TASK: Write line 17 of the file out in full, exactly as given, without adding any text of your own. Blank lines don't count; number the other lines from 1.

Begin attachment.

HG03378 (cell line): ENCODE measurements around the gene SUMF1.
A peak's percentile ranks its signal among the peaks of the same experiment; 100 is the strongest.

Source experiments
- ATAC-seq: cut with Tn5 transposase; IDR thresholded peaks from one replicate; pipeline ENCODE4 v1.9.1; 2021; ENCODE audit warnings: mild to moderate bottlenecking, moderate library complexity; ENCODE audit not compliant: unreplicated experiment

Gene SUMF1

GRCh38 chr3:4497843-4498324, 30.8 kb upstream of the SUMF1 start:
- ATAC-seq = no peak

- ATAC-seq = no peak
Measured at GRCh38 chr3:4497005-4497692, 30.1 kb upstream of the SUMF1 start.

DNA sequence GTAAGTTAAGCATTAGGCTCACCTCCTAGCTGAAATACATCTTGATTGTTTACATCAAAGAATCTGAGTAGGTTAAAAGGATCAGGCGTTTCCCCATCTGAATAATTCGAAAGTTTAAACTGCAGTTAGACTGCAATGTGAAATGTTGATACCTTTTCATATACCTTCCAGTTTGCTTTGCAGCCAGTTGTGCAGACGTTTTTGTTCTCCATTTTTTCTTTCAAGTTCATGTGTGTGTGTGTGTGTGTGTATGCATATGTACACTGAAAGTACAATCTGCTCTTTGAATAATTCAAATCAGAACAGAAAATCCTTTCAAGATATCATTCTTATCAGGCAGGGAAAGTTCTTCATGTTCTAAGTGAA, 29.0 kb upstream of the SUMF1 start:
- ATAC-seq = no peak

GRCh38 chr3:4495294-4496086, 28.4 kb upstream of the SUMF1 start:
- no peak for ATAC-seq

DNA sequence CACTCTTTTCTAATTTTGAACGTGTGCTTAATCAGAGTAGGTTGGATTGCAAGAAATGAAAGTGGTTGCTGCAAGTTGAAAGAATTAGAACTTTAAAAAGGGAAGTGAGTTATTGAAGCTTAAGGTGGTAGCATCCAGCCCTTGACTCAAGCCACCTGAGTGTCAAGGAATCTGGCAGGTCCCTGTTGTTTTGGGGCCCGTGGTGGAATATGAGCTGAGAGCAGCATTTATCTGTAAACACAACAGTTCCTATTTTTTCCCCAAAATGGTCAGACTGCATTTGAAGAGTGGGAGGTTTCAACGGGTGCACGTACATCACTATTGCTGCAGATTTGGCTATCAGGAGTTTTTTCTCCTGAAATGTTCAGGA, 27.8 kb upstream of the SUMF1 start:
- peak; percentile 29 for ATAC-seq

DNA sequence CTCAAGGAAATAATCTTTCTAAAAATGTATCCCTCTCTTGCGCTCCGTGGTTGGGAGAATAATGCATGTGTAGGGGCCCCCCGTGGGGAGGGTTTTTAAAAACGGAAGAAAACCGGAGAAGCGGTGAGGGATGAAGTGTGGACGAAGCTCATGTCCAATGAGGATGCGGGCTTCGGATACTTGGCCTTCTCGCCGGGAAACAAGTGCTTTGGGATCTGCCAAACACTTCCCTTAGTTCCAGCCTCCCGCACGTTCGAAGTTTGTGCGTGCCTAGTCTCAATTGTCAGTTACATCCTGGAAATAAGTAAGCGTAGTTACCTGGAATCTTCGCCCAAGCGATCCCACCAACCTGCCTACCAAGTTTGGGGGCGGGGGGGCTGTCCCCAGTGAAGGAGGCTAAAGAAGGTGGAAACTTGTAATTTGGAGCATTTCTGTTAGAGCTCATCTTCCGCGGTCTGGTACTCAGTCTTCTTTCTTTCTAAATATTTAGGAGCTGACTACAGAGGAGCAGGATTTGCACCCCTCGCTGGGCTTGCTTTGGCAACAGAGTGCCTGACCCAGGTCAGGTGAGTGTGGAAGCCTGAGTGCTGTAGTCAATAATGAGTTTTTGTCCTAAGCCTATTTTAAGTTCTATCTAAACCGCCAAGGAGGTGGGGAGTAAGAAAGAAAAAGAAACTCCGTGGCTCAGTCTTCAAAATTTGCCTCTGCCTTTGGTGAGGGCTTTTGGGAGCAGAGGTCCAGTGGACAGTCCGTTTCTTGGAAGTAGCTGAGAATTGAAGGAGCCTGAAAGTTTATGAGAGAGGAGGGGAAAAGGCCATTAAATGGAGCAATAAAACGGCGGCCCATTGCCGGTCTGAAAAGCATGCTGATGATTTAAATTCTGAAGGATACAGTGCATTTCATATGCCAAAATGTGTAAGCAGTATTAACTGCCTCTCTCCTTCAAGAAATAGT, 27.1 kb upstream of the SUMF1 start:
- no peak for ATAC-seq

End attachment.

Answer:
- no peak for ATAC-seq